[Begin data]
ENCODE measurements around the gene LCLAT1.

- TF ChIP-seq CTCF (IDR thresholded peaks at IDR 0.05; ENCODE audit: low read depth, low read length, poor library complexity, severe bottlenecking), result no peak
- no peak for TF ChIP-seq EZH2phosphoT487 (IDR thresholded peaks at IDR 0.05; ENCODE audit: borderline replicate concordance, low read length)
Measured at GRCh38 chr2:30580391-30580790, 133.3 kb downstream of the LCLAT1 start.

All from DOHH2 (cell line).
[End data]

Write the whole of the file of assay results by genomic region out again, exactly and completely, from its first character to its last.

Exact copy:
ENCODE measurements around the gene LCLAT1.

- TF ChIP-seq CTCF (IDR thresholded peaks at IDR 0.05; ENCODE audit: low read depth, low read length, poor library complexity, severe bottlenecking), result no peak
- no peak for TF ChIP-seq EZH2phosphoT487 (IDR thresholded peaks at IDR 0.05; ENCODE audit: borderline replicate concordance, low read length)
Measured at GRCh38 chr2:30580391-30580790, 133.3 kb downstream of the LCLAT1 start.

All from DOHH2 (cell line).